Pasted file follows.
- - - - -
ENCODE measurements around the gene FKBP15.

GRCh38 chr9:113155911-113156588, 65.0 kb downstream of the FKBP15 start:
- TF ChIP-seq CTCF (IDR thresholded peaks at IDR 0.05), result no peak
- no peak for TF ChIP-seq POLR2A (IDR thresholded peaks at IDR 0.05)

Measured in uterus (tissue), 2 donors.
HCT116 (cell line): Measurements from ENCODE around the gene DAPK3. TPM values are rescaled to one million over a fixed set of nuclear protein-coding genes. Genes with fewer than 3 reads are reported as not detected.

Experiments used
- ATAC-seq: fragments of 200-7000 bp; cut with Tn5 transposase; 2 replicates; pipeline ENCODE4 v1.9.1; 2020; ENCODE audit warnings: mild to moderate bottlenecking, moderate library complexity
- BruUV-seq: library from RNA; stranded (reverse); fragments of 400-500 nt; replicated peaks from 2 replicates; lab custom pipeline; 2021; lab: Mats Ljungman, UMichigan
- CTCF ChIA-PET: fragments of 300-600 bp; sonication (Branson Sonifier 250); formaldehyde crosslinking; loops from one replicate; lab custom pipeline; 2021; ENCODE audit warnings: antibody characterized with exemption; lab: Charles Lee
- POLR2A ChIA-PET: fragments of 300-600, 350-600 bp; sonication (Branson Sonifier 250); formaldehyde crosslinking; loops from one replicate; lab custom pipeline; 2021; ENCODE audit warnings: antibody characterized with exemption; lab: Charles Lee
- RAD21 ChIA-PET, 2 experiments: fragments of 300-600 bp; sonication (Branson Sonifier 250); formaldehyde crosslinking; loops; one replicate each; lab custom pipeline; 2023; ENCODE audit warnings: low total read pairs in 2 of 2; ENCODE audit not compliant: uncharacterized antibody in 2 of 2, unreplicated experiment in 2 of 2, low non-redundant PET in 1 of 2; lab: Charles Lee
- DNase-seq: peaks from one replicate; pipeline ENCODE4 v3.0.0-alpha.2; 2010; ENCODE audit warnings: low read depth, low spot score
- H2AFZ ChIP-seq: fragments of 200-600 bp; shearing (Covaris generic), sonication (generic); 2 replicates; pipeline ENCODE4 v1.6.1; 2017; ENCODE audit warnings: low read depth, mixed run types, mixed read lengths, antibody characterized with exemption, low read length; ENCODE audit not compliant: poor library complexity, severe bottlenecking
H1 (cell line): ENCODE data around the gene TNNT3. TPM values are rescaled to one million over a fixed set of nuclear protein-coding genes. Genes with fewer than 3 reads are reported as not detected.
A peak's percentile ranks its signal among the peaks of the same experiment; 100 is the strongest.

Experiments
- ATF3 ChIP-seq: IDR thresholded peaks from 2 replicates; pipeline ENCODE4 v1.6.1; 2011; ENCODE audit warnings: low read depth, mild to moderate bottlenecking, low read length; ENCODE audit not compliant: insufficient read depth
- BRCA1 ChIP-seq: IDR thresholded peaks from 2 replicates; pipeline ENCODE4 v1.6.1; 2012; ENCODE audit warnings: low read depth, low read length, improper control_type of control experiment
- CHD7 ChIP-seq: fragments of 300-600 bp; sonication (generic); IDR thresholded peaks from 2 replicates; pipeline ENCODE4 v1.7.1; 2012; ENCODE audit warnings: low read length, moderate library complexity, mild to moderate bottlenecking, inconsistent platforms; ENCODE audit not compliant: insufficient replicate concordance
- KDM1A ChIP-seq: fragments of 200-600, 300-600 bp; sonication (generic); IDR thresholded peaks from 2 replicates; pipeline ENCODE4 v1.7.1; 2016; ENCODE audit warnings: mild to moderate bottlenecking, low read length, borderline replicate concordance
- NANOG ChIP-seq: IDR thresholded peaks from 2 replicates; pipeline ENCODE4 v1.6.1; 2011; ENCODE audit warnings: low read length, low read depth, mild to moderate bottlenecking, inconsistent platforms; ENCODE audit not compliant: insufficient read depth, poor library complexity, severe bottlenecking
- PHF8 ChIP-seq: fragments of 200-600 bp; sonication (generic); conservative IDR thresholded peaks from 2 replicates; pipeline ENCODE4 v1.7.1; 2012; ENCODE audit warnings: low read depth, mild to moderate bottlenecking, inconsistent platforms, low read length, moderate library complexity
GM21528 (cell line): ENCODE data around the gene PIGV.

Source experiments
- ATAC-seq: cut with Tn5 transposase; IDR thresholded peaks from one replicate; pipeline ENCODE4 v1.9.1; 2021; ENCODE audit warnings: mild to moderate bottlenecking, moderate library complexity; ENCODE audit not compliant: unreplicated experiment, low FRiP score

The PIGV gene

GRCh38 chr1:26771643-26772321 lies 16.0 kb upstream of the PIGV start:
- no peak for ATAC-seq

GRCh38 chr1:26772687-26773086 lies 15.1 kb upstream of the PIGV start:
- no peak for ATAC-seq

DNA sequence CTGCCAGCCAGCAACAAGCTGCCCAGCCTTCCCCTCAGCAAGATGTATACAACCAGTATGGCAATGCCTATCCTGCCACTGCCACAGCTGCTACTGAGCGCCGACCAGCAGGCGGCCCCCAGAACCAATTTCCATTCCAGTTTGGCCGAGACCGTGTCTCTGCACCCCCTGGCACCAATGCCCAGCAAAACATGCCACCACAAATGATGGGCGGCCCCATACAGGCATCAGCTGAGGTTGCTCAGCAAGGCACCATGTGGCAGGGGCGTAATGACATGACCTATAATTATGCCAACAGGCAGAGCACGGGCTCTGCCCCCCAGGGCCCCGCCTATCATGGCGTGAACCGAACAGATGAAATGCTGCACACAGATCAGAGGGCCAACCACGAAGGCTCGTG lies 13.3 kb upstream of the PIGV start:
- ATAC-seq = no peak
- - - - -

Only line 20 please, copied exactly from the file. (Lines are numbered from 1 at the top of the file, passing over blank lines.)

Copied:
- CHD7 ChIP-seq: fragments of 300-600 bp; sonication (generic); IDR thresholded peaks from 2 replicates; pipeline ENCODE4 v1.7.1; 2012; ENCODE audit warnings: low read length, moderate library complexity, mild to moderate bottlenecking, inconsistent platforms; ENCODE audit not compliant: insufficient replicate concordance